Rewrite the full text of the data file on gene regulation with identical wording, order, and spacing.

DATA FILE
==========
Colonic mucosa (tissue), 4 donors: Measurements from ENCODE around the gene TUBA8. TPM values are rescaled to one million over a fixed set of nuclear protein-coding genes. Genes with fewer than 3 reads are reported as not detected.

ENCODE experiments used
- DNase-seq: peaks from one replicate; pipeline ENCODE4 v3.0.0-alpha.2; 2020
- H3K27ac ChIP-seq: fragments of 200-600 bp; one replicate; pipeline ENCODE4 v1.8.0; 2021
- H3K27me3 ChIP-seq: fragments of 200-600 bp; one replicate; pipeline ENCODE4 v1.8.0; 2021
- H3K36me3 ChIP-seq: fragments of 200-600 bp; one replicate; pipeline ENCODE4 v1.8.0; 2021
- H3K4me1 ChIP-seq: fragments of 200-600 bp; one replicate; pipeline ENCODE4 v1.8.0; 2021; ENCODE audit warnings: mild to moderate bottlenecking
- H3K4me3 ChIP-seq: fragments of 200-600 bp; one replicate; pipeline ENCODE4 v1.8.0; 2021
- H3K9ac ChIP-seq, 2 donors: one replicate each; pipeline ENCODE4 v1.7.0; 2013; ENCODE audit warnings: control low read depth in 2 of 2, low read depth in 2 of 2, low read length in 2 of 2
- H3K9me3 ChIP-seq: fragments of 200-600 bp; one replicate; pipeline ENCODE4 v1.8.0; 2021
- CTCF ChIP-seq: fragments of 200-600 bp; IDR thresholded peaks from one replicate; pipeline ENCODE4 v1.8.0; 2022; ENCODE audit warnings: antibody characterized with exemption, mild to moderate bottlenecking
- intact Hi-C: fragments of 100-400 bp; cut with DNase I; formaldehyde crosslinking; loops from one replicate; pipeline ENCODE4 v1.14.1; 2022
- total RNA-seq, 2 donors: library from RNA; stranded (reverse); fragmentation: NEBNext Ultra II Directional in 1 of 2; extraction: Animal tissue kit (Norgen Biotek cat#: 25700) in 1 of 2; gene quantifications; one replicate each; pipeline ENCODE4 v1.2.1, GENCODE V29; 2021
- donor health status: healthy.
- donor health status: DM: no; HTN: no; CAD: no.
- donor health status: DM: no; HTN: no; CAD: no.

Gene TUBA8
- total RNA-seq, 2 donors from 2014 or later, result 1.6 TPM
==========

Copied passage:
Colonic mucosa (tissue), 4 donors: Measurements from ENCODE around the gene TUBA8. TPM values are rescaled to one million over a fixed set of nuclear protein-coding genes. Genes with fewer than 3 reads are reported as not detected.

ENCODE experiments used
- DNase-seq: peaks from one replicate; pipeline ENCODE4 v3.0.0-alpha.2; 2020
- H3K27ac ChIP-seq: fragments of 200-600 bp; one replicate; pipeline ENCODE4 v1.8.0; 2021
- H3K27me3 ChIP-seq: fragments of 200-600 bp; one replicate; pipeline ENCODE4 v1.8.0; 2021
- H3K36me3 ChIP-seq: fragments of 200-600 bp; one replicate; pipeline ENCODE4 v1.8.0; 2021
- H3K4me1 ChIP-seq: fragments of 200-600 bp; one replicate; pipeline ENCODE4 v1.8.0; 2021; ENCODE audit warnings: mild to moderate bottlenecking
- H3K4me3 ChIP-seq: fragments of 200-600 bp; one replicate; pipeline ENCODE4 v1.8.0; 2021
- H3K9ac ChIP-seq, 2 donors: one replicate each; pipeline ENCODE4 v1.7.0; 2013; ENCODE audit warnings: control low read depth in 2 of 2, low read depth in 2 of 2, low read length in 2 of 2
- H3K9me3 ChIP-seq: fragments of 200-600 bp; one replicate; pipeline ENCODE4 v1.8.0; 2021
- CTCF ChIP-seq: fragments of 200-600 bp; IDR thresholded peaks from one replicate; pipeline ENCODE4 v1.8.0; 2022; ENCODE audit warnings: antibody characterized with exemption, mild to moderate bottlenecking
- intact Hi-C: fragments of 100-400 bp; cut with DNase I; formaldehyde crosslinking; loops from one replicate; pipeline ENCODE4 v1.14.1; 2022
- total RNA-seq, 2 donors: library from RNA; stranded (reverse); fragmentation: NEBNext Ultra II Directional in 1 of 2; extraction: Animal tissue kit (Norgen Biotek cat#: 25700) in 1 of 2; gene quantifications; one replicate each; pipeline ENCODE4 v1.2.1, GENCODE V29; 2021
- donor health status: healthy.
- donor health status: DM: no; HTN: no; CAD: no.
- donor health status: DM: no; HTN: no; CAD: no.

Gene TUBA8
- total RNA-seq, 2 donors from 2014 or later, result 1.6 TPM